Making Friends with Fear
Little fears cause anxiety, and big fears cause panic.— Chuang Tzu
Although most of us have been deeply conditioned by fear, for the most part we have avoided directly exploring its nature. Because we are not aware of its workings, it is often an unconscious driving force in our lives. When fear arises, whether it’s fear of pain, fear of certain emotions, or fear of death, the meditation practice of mindful loving awareness invites us to explore and understand fear itself. What does it feel like? What are the sensations in the body? Where are they located? Are there images or pictures in the mind? We can look closely to see the constellation of experiences we call fear, to understand its true nature. When we do so we see that fear is also a passing conditioned experience, and then it becomes much more workable.
Start simply. When fear arises, name it softly and experience what it does to the breath, to the body, how it affects the heart. Notice how long it lasts. Be aware of the images. Notice the sensations and ideas that accompany it, the scary stories it tells. Fear is always an anticipation of the future, an imagination, often unfounded. As Mark Twain remarked, “My life has been filled with terrible misfortunes—most of which never happened.”
Of course, when we work with the fearful mind, we will initially become afraid. However, at some point, if we open our eyes and our heart to the fearful mind and gently name it, “fear, fear, fear,” experiencing its energy as it moves through us, the whole sense of fear will shift and eventually become recognition: “Oh, fear, here you are again. I know you. How interesting that you’ve come.” Make friends with your fear.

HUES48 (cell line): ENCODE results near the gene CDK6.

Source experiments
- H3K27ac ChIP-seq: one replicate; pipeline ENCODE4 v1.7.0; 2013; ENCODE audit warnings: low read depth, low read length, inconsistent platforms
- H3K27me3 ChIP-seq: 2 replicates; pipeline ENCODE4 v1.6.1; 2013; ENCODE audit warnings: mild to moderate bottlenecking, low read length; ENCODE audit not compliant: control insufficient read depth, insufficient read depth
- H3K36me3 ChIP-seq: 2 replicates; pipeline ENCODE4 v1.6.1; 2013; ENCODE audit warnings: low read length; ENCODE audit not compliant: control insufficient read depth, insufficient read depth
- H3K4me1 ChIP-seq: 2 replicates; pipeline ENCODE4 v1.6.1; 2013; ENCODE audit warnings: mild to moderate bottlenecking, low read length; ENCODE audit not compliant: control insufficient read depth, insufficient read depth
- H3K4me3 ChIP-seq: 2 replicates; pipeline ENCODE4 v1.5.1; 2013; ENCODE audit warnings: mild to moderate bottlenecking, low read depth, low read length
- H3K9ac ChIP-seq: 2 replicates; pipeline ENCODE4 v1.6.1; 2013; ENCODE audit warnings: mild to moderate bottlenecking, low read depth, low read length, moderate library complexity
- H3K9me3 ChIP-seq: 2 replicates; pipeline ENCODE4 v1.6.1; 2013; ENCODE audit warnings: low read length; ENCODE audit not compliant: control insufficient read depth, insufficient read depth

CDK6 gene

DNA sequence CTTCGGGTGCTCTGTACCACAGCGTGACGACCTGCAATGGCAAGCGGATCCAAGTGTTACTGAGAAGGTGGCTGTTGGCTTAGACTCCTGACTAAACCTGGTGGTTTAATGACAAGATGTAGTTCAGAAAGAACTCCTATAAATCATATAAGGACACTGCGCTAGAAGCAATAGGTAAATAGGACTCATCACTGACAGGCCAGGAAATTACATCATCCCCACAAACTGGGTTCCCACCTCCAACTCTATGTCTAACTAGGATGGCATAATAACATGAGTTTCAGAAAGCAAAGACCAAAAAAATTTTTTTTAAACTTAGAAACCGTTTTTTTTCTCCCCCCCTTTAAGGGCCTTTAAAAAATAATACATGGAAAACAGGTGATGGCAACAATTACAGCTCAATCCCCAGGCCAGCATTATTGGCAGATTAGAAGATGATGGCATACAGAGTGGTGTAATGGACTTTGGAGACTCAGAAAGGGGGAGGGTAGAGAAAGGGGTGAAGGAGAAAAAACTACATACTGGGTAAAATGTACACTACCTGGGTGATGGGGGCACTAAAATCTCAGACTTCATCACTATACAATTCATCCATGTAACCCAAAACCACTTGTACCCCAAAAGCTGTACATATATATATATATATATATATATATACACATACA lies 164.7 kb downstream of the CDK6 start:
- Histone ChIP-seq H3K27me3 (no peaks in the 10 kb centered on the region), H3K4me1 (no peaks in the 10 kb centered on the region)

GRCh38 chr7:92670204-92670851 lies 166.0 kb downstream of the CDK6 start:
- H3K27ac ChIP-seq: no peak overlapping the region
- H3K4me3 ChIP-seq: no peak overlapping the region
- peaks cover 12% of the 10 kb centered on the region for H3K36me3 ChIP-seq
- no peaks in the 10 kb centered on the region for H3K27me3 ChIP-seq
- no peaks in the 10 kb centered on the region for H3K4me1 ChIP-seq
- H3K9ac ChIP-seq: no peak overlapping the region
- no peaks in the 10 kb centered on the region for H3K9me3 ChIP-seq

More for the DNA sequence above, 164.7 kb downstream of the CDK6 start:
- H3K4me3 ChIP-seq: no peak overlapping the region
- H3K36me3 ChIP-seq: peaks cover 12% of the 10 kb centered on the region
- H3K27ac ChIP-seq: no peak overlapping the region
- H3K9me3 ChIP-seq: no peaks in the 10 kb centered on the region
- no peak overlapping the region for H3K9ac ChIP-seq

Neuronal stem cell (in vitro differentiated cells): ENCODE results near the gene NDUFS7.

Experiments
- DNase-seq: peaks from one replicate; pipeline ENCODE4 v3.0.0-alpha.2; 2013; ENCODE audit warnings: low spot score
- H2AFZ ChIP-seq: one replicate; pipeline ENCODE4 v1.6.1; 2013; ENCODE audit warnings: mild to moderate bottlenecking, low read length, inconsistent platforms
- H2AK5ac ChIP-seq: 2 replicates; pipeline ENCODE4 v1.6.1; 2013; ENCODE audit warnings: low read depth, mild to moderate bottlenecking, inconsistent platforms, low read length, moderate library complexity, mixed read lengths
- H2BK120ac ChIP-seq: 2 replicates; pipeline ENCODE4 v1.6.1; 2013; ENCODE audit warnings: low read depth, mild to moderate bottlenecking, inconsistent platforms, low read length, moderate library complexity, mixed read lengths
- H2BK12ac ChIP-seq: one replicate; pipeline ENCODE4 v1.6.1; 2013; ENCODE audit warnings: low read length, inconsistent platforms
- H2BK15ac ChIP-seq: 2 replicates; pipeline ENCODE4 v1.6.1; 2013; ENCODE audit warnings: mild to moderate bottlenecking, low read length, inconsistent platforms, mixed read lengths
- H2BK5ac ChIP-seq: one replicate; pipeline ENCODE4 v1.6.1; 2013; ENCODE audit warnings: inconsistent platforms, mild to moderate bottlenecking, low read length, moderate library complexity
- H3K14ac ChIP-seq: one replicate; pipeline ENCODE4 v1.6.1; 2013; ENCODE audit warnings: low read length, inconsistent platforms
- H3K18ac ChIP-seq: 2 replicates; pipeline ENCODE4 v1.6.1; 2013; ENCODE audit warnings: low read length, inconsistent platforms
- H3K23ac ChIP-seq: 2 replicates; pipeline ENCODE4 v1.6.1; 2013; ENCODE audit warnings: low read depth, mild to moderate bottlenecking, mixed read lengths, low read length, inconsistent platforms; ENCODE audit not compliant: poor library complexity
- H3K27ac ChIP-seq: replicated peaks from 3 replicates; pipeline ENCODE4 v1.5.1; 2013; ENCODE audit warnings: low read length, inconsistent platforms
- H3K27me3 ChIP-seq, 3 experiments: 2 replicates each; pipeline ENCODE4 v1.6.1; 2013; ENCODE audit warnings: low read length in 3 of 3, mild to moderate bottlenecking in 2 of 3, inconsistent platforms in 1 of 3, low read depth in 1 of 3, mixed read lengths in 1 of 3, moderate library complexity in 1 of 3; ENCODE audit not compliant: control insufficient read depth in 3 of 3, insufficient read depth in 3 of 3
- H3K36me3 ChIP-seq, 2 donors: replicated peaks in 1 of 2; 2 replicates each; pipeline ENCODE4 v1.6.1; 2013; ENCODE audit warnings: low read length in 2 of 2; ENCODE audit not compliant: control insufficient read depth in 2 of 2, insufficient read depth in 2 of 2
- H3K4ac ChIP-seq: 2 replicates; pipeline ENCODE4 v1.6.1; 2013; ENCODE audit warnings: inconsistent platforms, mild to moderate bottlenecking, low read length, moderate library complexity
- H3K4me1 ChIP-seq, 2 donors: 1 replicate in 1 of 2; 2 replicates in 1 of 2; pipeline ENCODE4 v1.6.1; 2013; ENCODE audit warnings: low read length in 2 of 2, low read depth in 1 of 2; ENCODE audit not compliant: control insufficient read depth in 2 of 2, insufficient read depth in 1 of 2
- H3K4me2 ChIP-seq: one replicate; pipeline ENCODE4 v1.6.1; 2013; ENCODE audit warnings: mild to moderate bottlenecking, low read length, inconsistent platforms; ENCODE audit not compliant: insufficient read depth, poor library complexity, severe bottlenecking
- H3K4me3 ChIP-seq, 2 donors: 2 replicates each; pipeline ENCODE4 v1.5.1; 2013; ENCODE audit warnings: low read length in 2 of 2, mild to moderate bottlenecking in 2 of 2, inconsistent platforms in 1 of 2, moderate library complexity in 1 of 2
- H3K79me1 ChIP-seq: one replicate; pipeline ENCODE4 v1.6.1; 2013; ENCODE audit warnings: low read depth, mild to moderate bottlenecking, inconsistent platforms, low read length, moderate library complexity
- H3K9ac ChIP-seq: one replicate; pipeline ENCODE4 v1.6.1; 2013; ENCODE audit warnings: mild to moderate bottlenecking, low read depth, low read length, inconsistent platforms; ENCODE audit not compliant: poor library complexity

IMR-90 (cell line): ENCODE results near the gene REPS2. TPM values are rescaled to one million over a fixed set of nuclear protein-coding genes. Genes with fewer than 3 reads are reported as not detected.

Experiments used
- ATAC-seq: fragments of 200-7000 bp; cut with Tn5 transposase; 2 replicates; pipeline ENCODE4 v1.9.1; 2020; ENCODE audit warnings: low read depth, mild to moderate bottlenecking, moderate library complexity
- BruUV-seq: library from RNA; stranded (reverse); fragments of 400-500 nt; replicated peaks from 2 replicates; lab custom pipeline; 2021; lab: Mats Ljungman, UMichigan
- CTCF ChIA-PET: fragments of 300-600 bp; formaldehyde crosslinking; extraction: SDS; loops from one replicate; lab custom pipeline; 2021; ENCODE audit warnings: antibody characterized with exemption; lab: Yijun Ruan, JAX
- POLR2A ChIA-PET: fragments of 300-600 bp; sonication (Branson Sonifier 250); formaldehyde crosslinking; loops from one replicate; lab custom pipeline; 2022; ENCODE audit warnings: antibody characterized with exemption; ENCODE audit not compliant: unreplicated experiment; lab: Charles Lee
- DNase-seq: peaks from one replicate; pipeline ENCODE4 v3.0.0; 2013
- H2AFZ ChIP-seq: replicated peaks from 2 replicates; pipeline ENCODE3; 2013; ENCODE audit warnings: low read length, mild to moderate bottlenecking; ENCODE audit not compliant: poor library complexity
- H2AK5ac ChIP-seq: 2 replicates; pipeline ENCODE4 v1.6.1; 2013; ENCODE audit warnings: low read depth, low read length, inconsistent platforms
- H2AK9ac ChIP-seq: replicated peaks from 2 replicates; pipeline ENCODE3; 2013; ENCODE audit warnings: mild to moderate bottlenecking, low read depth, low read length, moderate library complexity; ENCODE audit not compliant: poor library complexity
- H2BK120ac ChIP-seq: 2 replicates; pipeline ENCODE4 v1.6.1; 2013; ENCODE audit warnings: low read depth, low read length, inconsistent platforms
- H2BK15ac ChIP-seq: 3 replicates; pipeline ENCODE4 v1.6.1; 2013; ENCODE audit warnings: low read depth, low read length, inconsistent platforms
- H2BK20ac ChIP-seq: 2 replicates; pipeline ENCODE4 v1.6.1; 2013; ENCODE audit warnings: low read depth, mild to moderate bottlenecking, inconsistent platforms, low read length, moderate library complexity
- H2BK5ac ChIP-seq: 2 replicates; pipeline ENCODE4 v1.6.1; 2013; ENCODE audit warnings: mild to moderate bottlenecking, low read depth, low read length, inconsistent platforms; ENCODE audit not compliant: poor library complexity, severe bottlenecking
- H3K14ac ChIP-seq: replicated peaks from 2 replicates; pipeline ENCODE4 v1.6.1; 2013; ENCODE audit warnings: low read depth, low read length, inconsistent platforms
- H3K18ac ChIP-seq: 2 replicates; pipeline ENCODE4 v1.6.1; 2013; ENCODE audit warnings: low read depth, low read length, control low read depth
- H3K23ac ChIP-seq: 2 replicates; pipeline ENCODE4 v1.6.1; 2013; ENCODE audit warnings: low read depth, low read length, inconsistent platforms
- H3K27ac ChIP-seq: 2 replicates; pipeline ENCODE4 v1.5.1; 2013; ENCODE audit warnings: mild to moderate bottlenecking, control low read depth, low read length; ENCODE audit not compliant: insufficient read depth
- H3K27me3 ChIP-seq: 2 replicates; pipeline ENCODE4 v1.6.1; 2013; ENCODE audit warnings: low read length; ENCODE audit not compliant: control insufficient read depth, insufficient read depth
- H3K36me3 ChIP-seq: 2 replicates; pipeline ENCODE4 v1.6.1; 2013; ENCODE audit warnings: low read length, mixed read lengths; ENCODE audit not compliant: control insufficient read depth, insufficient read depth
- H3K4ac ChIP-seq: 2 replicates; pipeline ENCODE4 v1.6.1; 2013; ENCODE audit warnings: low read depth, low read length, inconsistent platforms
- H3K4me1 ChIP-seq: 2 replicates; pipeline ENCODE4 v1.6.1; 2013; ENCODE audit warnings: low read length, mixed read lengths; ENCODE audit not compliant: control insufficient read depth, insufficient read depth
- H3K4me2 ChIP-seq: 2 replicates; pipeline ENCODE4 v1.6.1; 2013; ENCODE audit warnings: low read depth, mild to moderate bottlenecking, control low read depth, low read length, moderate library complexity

From this foundation of loving awareness and acceptance we can make choices about how to act with some degree of discriminating wisdom. Sometimes it is wise to retreat from a situation, and sometimes we move ahead despite the fear. We become more willing to take some risks because our energy is not so bound up in resisting the feeling of fear itself. We learn that it is okay to feel fear. Our mindfulness practice should challenge us to come to the edge of what we’re willing to be with, what we’re willing to do, what we’re willing to open to. If we keep avoiding the feeling of fear, then we have to build barriers and defenses, closing ourselves off from every experience where fear might arise. Not only is this impossible to do, but it results in a narrow and restricted way of living. We close our hearts and close off the possibility of true vitality, compassion and growth.
Practicing meditation with patience and courage, we can gradually learn trust, how to sit firmly on the earth and kindly sense the contraction and trembling of our body without running away. We learn how to feel the floods of strong emotions—fear, grief, and rage—and to allow them to slowly release with mindfulness. We learn to see the endless mental stories that repeat over and over, and with the resources of mindfulness and compassion, to let them go and relax, to steady the mind and return to the present. Befriending fear becomes a gateway to freedom, an invitation to live more fully with trust and love.